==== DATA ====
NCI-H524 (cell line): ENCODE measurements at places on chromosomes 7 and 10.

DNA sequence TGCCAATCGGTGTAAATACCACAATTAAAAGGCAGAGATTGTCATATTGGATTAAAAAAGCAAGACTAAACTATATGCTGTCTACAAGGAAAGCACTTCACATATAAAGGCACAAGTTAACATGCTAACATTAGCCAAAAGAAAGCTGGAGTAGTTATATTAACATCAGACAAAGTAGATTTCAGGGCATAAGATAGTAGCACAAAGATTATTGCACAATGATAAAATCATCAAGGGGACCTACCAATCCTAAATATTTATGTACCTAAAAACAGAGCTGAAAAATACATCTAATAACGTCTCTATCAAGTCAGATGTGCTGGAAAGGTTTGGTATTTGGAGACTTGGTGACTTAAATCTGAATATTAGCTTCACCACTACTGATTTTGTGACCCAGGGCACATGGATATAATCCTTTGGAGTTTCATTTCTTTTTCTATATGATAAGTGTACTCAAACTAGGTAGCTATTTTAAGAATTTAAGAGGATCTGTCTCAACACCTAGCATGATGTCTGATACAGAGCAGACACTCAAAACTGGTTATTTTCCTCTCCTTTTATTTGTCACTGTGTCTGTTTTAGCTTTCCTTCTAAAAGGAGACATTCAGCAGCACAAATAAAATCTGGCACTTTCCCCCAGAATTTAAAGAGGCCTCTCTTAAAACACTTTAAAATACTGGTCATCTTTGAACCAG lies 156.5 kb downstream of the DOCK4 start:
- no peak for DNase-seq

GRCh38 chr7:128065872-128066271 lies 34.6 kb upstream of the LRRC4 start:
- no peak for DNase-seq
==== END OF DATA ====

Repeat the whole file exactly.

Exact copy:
NCI-H524 (cell line): ENCODE measurements at places on chromosomes 7 and 10.

DNA sequence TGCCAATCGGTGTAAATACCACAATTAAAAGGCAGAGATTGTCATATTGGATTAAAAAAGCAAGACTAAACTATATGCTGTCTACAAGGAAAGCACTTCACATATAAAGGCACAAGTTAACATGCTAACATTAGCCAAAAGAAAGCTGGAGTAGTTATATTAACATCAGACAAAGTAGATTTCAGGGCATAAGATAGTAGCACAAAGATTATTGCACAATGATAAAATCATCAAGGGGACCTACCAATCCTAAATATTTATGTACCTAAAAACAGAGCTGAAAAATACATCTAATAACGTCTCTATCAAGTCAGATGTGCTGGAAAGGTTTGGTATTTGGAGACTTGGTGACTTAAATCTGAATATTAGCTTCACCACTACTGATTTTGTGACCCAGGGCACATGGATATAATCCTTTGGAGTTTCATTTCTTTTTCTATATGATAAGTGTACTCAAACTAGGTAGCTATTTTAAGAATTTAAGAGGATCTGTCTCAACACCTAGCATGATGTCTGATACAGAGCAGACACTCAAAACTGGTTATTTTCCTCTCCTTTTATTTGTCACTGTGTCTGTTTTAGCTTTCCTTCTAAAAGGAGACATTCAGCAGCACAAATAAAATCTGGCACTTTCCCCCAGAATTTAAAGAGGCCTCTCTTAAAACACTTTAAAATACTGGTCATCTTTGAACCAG lies 156.5 kb downstream of the DOCK4 start:
- no peak for DNase-seq

GRCh38 chr7:128065872-128066271 lies 34.6 kb upstream of the LRRC4 start:
- no peak for DNase-seq